” is in effect tween the parties that the should be neither. It a chattel mortgage, fraudulent as to creditors, and was therefore void both at common law (Twyne's void as to an assignee for the benefit of creditors. cuse, 3 Coke, 80) and by statute. 2 Rev. Stat. 136, 85. While rent was due and unpaid the tenant made a It is true, as the appellant says, the clause is not in exgeneral assignment of all his property, including that press terms characterized as a mortgage, nor are the upon the leased premises, for the benefit of his cred- words “sale,” “transfer,” or “assignment to be itors. On the same day, and without notice, actual found thereiss, but that does not matter. It takes efor constructive, of any claim on the part of the plain- fect as a mortgage, and the “lien as Recurity” is given tiff, the assignee took possession of the property, and by agreement, or to take the exact words, “it is" besoon thereafter sold and converted it into money,real- tween the parties “further agreed” to that effect. izing over and above expenses about $2,000. After- While its object may have been to give one creditor ward, but before the commencement of this action, priority over another creditor, it also involves a seplaintiff demanded of the assignee either payment of cret trust in favor of the owner of the goods, and the rent accrued and due, or delivery of the stock of forms the very cover of fraud which the statute congoods, fixtures and other personal property in the demns by declaring that “every assigument of goods store, to him as such lessee, claiming a right and lien and chattels by way of mortgage or security, or upon under said lease prior and superior to that of said any condition whatever,'' unaccompanied by delivery, Ellis under the assignment.Held, that in this ac- “and followed by an actual and continued charge of tion to subject the proceeds of sale to the payment of possession, shall be presumed to be fraudulent as the rent due and unpaid the plaintiff could not re- against the creditors of the vendor.” Nor is it of any cover. It cannot be doubted that the agreement was, consequence when the debt provided for by the assignas between the lessor and lessee, good as a contract, ment was created, whether before or after the lease not only as to property in existeuce and on the de- was executed. It is enough that the relation of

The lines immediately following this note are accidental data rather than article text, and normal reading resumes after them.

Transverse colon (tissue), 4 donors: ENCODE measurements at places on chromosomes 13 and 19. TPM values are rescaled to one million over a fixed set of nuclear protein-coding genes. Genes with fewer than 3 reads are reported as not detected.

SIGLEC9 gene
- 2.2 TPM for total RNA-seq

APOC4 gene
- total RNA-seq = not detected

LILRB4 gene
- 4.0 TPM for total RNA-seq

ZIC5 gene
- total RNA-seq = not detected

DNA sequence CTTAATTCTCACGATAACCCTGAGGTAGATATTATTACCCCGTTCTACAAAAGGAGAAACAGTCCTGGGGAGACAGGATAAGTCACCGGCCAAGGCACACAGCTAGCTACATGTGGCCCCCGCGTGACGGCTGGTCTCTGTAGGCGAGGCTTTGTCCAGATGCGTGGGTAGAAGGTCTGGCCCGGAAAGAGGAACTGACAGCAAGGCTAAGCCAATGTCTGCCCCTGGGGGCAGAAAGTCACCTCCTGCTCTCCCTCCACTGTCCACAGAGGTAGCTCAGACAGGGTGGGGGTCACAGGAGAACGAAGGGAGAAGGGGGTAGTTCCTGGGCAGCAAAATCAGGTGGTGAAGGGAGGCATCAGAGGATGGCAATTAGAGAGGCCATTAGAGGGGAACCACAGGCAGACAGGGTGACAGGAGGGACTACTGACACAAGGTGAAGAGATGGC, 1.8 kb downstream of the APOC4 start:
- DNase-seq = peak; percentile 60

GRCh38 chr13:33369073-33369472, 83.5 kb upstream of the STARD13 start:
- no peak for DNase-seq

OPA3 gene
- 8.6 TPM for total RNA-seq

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debtor and creditor existed at some time whilst such cisive act of an intent oven to give or dedicate, and goods aud chattels remained in possession of the ven- the motion to dismiss the complaint should have been dor or assignor. 2 Rev. Stat. 136, $ 6. It is inconsistent granted. We are also of opinion that the action 8 not only with this statute, but with the principles of misconceived. It is in equity, and the ouly relief equity, that such a lien should be successfully set up sought is that the defendant be compelled to remove to the exclusion of bona fide creditors, and we are re- 80 much of her fence as she has already restored to ferred to no case where it has been done. The its former position and be restrained by injunction equity of the defendant as mere representa- from replacing the rest. The plaintiffs sue as como tive of creditors is at least equal to that of the missioners of bighways. The statute has defined their plaintiff, while the former has superadded to his duty and vested them with power to execute it. Upon equity the legal advantage of possession, and the stat- the plaintiffs' theory, the defendant has obstructed utory authority to treat as void a conveyance in fraud the highway. The statute prescribes the method of of the rights of creditors. In these respects his posi- procedure on their part. That she threatens still tion is better than that of the lessee, and equal to that further to obstruct it can give them no cause of aco of a creditor with judgment and execution. But the tion. If she executes the threat, they have in a learned counsel for the appellant argues that there proper case the power of summary removal of the was no evidence to sustain the eleventh finding: fence at her expense, but if the encroachment be desupra, viz., that showing a fraudulent arrangement at pied, the issue must go before a jury. 1 Rev. Stat., the time of the execution of the lease, and therefore tit. 1, p. 1, ch. 16, art. 5, as amended by Laws of 1878, that the provisions of the act of 1858, as to the powers ch. 245; Coykendall r. Durkee, 13 Hun, 260. Oct, 5, of assignees, are not brought into operation. Conced- | 1886. Rozell v. Andrews. Opiniou by Danforth, J. ing it to be valid between the parties, as we have done, MARRIAGE-RELEASE OF DOWER-CONVEYANCE DE. we think it fraudulent upon its face as to creditors, FEATED BY PARAMOUNT TITLE-DOWER RESTORED.and therefore void as to the plaintiff, their assignee. The joinder by a married woman with her husband in The lessee was a retail merchant. The lease in terms a deed or mortgage of his lands does not operate as to permits him to sell his stock in the regular course of her by way of passing an estate, but inures simply as business, and relieves so much of it from the lien. Ile a release to the grantee of the husband, of her future in fact carried on the business the same after the lease contingent right of dower in the granted or mortas before. The stock of goods fluctuated, and the gaged premises, in aid of the title or interest conveyed plaintiff had notice that it would do so wher he gave by his deed or mortgage. Her release attends the title the lease; he also knew that the defendant was to, and derived from the husband, and concludes ber from did continue the business in that way. There was no afterward claiming dower in the premises as against restraint upon him in regard to it, or the disposition the grantee or mortgagee, so long as there remains a of the money when the goods were sold. We think